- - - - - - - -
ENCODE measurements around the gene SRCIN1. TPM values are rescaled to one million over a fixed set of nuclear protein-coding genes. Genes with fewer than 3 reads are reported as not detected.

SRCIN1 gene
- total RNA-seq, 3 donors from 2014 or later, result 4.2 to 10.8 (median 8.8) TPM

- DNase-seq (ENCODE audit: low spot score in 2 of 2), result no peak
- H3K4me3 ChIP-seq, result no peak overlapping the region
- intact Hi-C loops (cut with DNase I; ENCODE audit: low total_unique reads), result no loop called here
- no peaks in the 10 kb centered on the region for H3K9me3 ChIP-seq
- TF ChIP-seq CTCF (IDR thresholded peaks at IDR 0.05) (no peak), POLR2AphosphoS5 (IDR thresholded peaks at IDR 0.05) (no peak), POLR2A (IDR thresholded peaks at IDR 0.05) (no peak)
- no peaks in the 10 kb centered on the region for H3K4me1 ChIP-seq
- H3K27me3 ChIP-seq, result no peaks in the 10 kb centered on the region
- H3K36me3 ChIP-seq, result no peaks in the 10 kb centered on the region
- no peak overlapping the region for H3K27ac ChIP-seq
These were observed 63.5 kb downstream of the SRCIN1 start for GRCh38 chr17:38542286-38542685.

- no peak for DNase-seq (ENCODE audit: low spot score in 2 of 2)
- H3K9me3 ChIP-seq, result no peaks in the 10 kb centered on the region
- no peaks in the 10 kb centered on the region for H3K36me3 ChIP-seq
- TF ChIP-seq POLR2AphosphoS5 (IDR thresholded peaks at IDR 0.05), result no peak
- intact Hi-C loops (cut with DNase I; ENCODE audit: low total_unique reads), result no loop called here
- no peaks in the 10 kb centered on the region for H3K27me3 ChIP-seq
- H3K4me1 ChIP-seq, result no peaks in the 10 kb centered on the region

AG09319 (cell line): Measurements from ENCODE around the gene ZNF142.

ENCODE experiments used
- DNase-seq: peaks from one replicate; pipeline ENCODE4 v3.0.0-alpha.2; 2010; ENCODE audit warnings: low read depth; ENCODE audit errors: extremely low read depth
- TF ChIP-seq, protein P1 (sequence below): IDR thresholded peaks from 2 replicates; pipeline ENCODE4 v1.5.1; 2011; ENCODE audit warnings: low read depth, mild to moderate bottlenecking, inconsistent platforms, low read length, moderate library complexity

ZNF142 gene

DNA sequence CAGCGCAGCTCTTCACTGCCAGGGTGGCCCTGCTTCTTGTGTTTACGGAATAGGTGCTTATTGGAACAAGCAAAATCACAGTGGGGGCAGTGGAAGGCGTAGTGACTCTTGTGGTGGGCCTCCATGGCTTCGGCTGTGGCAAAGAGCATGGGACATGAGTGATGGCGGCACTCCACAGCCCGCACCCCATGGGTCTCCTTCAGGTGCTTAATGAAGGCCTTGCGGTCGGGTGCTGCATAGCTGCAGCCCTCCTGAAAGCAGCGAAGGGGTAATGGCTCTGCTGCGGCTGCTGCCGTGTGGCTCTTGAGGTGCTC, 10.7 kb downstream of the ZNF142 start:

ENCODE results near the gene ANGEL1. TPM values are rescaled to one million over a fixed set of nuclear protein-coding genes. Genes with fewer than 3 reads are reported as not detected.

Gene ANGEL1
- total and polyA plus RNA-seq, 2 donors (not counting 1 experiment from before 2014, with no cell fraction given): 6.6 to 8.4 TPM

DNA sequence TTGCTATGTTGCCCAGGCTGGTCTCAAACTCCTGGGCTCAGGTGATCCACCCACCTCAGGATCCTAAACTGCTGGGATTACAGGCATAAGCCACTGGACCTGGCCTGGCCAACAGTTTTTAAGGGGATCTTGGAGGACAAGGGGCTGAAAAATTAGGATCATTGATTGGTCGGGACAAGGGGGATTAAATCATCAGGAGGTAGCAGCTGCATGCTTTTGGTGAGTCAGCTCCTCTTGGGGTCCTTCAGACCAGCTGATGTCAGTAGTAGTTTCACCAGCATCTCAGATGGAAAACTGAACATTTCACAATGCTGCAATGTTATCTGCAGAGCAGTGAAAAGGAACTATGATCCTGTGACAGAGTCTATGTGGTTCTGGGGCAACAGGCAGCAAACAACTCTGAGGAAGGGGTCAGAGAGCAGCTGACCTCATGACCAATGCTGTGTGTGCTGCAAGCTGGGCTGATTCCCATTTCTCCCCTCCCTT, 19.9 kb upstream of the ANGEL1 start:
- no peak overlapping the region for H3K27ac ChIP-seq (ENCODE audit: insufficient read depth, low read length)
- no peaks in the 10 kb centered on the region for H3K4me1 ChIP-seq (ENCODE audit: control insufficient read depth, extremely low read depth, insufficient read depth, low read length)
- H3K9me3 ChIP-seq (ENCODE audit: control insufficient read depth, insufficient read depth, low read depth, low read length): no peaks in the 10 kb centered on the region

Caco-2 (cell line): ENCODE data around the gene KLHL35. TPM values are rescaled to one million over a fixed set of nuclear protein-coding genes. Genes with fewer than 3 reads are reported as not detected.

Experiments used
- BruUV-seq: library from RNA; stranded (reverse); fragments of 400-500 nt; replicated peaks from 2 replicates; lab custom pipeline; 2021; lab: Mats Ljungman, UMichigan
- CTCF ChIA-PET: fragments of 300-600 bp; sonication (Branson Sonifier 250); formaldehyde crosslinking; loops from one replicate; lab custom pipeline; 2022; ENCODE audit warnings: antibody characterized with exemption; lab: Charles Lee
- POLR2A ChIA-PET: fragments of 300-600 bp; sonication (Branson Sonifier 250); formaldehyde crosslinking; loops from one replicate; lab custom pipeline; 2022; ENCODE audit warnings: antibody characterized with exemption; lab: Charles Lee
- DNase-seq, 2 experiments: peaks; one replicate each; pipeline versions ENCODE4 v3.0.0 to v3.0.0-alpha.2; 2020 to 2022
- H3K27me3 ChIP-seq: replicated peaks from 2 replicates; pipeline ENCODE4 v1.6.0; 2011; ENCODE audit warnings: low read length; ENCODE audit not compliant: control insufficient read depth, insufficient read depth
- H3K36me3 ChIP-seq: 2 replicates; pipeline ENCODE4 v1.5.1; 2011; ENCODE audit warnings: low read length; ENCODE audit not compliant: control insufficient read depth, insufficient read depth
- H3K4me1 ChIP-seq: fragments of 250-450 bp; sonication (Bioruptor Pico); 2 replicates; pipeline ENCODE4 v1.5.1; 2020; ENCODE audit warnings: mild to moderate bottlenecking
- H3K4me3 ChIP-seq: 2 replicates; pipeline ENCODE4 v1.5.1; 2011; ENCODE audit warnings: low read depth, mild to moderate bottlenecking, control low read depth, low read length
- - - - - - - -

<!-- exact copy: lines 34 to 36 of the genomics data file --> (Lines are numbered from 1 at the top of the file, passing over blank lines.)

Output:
Caco-2 (cell line): ENCODE data around the gene KLHL35. TPM values are rescaled to one million over a fixed set of nuclear protein-coding genes. Genes with fewer than 3 reads are reported as not detected.

Experiments used
- BruUV-seq: library from RNA; stranded (reverse); fragments of 400-500 nt; replicated peaks from 2 replicates; lab custom pipeline; 2021; lab: Mats Ljungman, UMichigan